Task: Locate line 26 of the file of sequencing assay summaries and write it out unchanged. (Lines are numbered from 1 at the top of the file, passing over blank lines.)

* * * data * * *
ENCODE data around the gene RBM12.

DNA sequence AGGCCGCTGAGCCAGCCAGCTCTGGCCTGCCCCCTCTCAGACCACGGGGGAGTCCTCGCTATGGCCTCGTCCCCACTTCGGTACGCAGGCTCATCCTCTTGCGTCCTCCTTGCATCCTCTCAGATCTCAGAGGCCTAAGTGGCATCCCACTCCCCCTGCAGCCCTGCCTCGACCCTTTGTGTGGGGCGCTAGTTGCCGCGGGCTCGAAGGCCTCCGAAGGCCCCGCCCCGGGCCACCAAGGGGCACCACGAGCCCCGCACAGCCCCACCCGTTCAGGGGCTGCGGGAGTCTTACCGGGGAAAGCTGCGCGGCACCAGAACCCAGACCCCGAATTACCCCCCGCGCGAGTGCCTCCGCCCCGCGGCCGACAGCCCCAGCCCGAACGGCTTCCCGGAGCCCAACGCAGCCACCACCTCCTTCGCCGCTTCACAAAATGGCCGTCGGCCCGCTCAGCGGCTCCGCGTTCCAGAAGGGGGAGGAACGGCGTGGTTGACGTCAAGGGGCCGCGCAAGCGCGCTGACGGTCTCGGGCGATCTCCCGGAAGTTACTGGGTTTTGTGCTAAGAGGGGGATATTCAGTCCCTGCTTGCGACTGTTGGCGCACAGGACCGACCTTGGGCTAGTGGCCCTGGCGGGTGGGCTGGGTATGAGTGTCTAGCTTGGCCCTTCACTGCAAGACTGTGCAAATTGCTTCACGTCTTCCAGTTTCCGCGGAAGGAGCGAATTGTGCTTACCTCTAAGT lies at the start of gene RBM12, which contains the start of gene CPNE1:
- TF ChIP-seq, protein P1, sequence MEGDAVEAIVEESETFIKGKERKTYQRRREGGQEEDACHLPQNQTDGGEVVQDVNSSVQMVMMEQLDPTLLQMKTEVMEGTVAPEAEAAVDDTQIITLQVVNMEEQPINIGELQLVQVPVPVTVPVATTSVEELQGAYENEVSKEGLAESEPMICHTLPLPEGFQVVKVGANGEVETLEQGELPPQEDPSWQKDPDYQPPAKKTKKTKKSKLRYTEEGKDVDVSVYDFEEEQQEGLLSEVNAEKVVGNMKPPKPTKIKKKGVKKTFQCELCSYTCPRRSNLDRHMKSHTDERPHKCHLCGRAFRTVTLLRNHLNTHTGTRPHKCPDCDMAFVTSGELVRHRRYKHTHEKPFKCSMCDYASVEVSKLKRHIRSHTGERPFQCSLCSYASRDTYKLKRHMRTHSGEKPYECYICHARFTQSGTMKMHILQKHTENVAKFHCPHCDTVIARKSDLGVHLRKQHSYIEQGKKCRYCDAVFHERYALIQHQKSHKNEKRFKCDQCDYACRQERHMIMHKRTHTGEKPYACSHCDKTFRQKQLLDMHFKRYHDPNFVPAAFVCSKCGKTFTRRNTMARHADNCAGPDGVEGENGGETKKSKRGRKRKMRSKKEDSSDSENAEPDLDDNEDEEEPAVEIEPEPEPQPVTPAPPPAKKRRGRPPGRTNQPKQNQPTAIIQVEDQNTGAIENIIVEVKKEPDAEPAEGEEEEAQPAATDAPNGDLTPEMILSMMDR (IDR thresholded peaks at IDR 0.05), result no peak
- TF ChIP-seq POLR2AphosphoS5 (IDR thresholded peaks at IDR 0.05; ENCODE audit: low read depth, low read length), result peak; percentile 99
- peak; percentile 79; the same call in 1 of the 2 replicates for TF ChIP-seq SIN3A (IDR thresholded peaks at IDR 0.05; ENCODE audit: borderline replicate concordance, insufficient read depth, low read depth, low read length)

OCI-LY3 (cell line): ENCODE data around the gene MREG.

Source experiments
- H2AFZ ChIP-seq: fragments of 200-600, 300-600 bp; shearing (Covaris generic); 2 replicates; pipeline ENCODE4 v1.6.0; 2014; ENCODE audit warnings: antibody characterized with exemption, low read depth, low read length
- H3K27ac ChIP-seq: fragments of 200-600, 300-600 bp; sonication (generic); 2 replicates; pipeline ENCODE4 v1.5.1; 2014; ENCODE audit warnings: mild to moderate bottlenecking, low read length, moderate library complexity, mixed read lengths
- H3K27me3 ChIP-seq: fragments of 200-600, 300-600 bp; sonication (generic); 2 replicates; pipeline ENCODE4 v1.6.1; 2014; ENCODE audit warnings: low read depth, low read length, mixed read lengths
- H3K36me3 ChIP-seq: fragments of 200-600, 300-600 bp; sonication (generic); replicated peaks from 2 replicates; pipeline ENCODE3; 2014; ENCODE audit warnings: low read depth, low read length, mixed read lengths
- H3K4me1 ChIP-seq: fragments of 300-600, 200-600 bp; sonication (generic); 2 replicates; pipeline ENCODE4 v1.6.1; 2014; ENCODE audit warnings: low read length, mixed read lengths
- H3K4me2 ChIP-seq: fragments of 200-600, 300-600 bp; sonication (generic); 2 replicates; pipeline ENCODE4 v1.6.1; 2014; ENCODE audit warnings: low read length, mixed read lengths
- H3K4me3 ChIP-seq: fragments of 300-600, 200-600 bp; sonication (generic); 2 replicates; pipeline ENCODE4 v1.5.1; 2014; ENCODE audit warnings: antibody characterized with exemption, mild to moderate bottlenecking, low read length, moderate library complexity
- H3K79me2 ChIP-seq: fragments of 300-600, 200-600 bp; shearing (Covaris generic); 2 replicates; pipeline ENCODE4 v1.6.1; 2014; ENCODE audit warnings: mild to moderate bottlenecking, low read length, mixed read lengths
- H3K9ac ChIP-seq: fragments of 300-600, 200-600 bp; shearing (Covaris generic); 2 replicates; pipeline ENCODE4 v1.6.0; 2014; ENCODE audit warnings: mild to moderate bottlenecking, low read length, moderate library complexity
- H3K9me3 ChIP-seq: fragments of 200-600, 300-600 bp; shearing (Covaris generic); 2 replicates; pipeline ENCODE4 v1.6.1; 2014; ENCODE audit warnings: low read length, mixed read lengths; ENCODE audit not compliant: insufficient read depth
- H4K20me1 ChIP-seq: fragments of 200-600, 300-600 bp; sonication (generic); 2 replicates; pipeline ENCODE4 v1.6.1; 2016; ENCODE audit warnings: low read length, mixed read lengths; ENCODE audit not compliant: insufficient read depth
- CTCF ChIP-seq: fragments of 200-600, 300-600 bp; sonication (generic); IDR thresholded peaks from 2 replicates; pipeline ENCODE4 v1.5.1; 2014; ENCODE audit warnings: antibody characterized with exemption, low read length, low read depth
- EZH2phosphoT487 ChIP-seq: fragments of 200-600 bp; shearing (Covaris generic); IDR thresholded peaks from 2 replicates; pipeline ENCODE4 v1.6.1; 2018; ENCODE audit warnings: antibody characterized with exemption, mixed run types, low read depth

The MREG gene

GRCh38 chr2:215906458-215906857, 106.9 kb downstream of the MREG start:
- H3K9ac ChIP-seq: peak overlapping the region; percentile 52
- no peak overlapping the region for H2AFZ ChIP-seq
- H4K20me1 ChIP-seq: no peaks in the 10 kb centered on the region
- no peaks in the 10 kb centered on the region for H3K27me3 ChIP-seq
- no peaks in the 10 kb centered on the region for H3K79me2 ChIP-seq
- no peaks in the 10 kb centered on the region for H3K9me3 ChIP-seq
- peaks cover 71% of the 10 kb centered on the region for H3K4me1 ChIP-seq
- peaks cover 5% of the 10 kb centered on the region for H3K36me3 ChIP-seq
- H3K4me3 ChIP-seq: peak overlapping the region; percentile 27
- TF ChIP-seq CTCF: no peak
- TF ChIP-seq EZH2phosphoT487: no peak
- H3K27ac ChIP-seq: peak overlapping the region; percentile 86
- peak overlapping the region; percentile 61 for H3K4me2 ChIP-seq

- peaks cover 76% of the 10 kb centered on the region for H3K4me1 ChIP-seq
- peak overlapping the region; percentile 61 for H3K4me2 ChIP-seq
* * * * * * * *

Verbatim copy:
- no peaks in the 10 kb centered on the region for H3K27me3 ChIP-seq